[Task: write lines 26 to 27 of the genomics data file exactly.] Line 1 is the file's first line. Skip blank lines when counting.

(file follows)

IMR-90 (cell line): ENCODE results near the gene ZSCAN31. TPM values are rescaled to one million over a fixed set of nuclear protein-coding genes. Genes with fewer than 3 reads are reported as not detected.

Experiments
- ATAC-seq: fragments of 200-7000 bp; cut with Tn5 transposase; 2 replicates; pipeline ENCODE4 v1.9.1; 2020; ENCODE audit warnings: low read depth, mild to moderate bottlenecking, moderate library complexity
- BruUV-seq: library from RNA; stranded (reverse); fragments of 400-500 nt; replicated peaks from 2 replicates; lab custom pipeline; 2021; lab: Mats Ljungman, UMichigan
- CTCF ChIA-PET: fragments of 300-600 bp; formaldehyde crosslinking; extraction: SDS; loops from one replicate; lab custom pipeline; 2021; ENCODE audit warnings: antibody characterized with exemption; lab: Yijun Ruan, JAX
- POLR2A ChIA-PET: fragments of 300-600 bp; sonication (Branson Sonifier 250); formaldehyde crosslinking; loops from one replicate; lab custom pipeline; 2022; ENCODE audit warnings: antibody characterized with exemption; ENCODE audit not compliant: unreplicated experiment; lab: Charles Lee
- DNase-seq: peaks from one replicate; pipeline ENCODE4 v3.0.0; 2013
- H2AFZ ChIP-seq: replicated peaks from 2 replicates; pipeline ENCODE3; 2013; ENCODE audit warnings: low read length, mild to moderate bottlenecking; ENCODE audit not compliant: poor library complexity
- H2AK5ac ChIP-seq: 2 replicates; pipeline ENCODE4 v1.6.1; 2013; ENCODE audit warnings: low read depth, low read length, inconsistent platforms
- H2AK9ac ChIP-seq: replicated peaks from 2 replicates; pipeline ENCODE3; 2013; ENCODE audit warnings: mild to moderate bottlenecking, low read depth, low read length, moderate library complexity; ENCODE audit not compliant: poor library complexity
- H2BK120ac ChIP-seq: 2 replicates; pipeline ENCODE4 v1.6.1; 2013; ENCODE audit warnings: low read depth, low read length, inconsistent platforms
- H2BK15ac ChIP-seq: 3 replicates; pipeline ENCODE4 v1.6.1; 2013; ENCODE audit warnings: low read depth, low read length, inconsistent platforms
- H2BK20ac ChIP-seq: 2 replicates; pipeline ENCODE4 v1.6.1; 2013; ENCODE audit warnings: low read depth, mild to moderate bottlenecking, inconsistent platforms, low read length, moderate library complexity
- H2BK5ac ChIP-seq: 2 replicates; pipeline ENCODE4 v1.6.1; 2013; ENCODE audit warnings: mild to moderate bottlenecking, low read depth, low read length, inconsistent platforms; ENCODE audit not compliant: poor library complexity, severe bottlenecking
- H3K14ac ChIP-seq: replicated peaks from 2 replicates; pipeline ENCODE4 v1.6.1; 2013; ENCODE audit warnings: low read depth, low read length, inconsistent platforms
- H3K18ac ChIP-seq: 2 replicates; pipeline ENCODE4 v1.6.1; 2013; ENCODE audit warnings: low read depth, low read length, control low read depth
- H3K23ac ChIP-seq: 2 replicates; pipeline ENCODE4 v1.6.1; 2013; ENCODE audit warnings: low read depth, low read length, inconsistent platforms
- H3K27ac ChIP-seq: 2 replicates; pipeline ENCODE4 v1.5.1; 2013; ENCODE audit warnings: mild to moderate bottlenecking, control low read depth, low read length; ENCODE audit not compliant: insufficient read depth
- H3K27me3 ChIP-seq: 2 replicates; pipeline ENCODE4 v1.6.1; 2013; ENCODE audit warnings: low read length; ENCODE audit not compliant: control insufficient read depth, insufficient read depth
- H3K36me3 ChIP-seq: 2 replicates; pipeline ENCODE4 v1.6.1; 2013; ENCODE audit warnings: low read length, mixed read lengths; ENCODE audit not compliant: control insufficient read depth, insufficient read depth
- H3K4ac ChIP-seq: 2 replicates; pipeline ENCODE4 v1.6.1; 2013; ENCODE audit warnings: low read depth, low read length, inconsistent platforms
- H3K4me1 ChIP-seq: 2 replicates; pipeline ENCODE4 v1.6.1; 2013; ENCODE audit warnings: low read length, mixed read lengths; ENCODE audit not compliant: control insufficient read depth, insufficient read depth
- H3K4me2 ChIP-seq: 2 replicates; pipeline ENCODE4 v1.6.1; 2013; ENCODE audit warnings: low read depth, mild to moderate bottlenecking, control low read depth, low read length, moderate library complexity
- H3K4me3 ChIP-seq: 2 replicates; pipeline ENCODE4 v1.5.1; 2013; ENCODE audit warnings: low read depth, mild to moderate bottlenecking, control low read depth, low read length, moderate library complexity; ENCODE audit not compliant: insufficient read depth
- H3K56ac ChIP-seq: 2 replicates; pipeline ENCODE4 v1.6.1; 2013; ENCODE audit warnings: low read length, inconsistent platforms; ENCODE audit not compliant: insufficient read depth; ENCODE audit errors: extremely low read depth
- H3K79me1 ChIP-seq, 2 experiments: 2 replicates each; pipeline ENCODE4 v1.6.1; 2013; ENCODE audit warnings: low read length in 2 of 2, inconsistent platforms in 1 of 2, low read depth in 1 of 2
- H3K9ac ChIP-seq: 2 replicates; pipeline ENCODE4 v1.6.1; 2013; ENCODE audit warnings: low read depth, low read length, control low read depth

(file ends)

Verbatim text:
- H3K79me1 ChIP-seq, 2 experiments: 2 replicates each; pipeline ENCODE4 v1.6.1; 2013; ENCODE audit warnings: low read length in 2 of 2, inconsistent platforms in 1 of 2, low read depth in 1 of 2
- H3K9ac ChIP-seq: 2 replicates; pipeline ENCODE4 v1.6.1; 2013; ENCODE audit warnings: low read depth, low read length, control low read depth